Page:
Saturday, January 15, 2011
Books and Access
Back in October I posted that Medieval Identity Machines is available for the Kindle. I was pleased to see its electronic release, considering its subject matter. Oddly (as you'll see via Amazon), MIMS is my only book you can read in this format -- a nuisance, because the electronic version is substantially cheaper than its tree-wasting sibling. (If you just want a lowish tech preview of the book, I have the introduction and the first two chapters in PDF here; download and enjoy).
Now, some good news for United States readers: the University of Minnesota Press has through the Google ebookstore released downloadable, for purchase versions of much of their stock at fairly reasonable prices. Monster Theory is $14.10, Of Giants is $14.45 (take it from me, there really is thirty-five cent difference in quality of writing), Medieval Identity Machines a mere $14.04 (no comment on quality). You'll notice NOTHING listed from Palgrave Macmillan's New Middle Ages series: you still have to pay $90 and get the dead tree version, unless your school is one of the few that subscribes to Palgrave Connect (proof that many of their books already exist in downloadable form). When will Palgrave catch up to the rest of the industry?
I don't know enough about the publishers' agreements that enabled the Google ebookstore to come into being, but for reasons that defy logic the books can be purchased only in the US. Tough luck if you live just a little north in say, Canada. Just as tough if you live overseas. Wasn't the internet supposed to erode boundaries like these, not reinforce them?
If you've read this far in the post, you're obviously either bored or interested in e-books and digital publishing. I have a question that has been on my mind for a while. The institute I direct, GW MEMSI, is thinking about initiating a modest series of short publications that we'd like to make widely available. My initial idea was that these publications would be inexpensive downloads published via Google and Amazon and the like, since the Institute can't do its own file hosting, and these sites give moderately good and I hope burgeoning access. Each e-pub would cost perhaps one to three dollars, with proceeds offsetting the costs of publication and supporting the mission of the institute (which I hope means the mission of theory-engaged, socially conscious medieval and early modern studies more generally). If Prickly Paradigm Press were e-savvy, you'd have an idea of my idea. Another model is that offered by re.press, which publishes in Open Access and hard copy at the same time -- but that kind of partnership would be much more difficult to put in place.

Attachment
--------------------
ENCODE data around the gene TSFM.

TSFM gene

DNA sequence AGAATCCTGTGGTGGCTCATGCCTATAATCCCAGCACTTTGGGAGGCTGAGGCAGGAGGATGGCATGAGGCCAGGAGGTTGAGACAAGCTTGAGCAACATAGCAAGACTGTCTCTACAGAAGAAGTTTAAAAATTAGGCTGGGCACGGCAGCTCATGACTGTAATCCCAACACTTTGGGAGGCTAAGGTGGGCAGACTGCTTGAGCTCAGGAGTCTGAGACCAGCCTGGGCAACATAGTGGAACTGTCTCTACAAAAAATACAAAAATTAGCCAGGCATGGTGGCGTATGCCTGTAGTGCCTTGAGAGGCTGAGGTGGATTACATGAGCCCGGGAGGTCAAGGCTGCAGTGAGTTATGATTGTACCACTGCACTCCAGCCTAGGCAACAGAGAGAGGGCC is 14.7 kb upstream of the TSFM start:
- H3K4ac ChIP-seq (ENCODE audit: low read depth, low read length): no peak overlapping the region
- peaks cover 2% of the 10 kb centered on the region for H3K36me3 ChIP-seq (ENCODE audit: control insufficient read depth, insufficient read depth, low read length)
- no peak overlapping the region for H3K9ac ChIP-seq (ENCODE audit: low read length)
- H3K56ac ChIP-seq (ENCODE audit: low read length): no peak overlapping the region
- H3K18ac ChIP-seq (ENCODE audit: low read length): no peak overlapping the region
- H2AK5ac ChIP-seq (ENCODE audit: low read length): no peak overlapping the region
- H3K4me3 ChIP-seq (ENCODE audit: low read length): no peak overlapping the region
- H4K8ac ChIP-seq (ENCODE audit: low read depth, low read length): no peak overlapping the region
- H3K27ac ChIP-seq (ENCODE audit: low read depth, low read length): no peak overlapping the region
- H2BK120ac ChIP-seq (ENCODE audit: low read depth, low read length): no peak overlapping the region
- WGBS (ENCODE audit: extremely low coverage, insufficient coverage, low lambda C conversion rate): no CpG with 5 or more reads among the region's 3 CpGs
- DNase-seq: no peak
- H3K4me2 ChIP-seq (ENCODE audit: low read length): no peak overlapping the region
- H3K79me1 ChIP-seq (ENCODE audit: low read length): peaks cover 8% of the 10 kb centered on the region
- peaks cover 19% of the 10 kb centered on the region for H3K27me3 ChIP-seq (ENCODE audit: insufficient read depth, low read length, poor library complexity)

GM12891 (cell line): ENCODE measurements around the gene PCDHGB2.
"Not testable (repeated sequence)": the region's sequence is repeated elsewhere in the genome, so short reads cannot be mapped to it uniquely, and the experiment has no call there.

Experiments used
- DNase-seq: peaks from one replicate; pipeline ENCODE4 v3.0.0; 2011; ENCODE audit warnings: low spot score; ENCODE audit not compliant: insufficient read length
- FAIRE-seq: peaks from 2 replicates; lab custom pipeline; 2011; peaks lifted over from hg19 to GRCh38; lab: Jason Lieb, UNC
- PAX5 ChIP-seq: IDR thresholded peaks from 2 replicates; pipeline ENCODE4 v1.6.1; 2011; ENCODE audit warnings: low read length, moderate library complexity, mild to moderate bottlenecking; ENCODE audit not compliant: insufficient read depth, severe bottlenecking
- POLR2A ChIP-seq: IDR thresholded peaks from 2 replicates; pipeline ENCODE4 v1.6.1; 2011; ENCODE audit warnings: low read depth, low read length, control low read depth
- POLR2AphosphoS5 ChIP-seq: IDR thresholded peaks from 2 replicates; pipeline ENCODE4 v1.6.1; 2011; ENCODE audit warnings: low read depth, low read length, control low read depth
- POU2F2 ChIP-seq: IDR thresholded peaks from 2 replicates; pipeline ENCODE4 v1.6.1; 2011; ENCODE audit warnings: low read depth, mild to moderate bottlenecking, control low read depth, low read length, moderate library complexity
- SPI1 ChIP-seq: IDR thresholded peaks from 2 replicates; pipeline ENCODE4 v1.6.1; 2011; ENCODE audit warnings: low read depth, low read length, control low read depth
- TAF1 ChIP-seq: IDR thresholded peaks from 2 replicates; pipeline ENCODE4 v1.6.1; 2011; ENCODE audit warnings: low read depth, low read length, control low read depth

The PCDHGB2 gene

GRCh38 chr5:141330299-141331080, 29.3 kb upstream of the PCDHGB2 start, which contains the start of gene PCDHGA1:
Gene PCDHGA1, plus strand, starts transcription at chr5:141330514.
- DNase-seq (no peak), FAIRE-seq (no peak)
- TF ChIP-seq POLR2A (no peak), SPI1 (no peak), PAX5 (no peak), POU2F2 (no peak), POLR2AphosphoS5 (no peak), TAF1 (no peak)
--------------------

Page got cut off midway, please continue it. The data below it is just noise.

What do you think?
Posted by Jeffrey Cohen at 7:28 AM
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HUGE thumbs up (and not only because I have huge thumbs). Charge $3. And definitely charge, but have the files on hand for free distribution if there's some situation where dollarless someone absolutely needs a copy. Through Amazon I believe you can also do a Print On Demand (Nicola knows more about this), which would be an option for the majority of people who still do most of their reading on analog devices.
Great idea. But why can't GWEMSI or Washington Universtiy publish open access? Heidelberg University does this now for ages. And it's quite nice, as you are not allowed to use the Dr. in your name after gaining your doctorate unless you have published your thesis. (Which in some humanities is rather difficult.)
Have a look: http://archiv.ub.uni-heidelberg.de/volltextserver/doku/heidok_publ.php?thema=oa_einf&la=en
And we got those book scanners: http://ub.blog.uni-heidelberg.de/files/2009/02/versuch-11.jpg
They turn your scans in proper PDFs.
@Simon. Hooray for Europe. Proud to be a European. Seriously. America is so, well, medieval. ;)
Ps - and as if to prove that Blogger is refusing to let me sign in. s xxx
I've only recently started switching over to the digital (with my awesome new android phone), but if certain texts were *only available in that format I'd imagine that would be a great incentive to switch more over, particularly if they could be read in a variety of formats.
As a grad student (I say that as much as possible as it won't be true for much longer!) I love the price, and I love Karl's Print-On-Demand suggestion, because it will open the whole thing to a set of users reluctant to make the switch.
Hooray in a sense, not so hooray in another.
For Medieval Identity Machines, that is really a great price. But for the other two books, the Kindle version is only a few bucks cheaper than having the dead-tree version. And while the dead-tree version is certainly not indestructible, it's a lot harder to erase (or to have someone offsite erase) at the touch of a button.
Look, I'm an old fogey, and I'll happily fess up to it. But as I see our library plowing tens of thousands of dollars into digital subscriptions (subscriptions which then require hundreds or thousands of dollars of maintenance fees), I worry a great deal about what it actually winds up owning, and who controls that material.
Anyway, other people have discussed this much more coherently and cogently than I can on a Saturday morning before coffee, but I was struck by the tone in "When will Palgrave catch up to the rest of the industry?" I reacted to this partly because my view of this kind of "progress" is not particularly rosy, but also because I think the digital form encourages a piecemeal approach to books. And to journals too, in some cases -- call me old fashioned (or order me one), but I think the kind of curatorial/editorial work that goes into, say, producing a journal like postmedieval is best appreciated in print.
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